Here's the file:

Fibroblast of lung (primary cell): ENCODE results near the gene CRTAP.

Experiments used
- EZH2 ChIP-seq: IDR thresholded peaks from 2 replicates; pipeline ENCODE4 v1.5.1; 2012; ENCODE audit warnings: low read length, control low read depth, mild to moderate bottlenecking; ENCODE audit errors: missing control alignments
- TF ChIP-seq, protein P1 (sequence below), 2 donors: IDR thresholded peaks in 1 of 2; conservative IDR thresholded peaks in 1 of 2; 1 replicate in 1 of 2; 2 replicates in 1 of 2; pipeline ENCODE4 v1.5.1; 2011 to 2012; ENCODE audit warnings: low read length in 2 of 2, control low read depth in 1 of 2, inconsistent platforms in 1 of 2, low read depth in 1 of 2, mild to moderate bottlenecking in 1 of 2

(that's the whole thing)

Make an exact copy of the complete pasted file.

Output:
Fibroblast of lung (primary cell): ENCODE results near the gene CRTAP.

Experiments used
- EZH2 ChIP-seq: IDR thresholded peaks from 2 replicates; pipeline ENCODE4 v1.5.1; 2012; ENCODE audit warnings: low read length, control low read depth, mild to moderate bottlenecking; ENCODE audit errors: missing control alignments
- TF ChIP-seq, protein P1 (sequence below), 2 donors: IDR thresholded peaks in 1 of 2; conservative IDR thresholded peaks in 1 of 2; 1 replicate in 1 of 2; 2 replicates in 1 of 2; pipeline ENCODE4 v1.5.1; 2011 to 2012; ENCODE audit warnings: low read length in 2 of 2, control low read depth in 1 of 2, inconsistent platforms in 1 of 2, low read depth in 1 of 2, mild to moderate bottlenecking in 1 of 2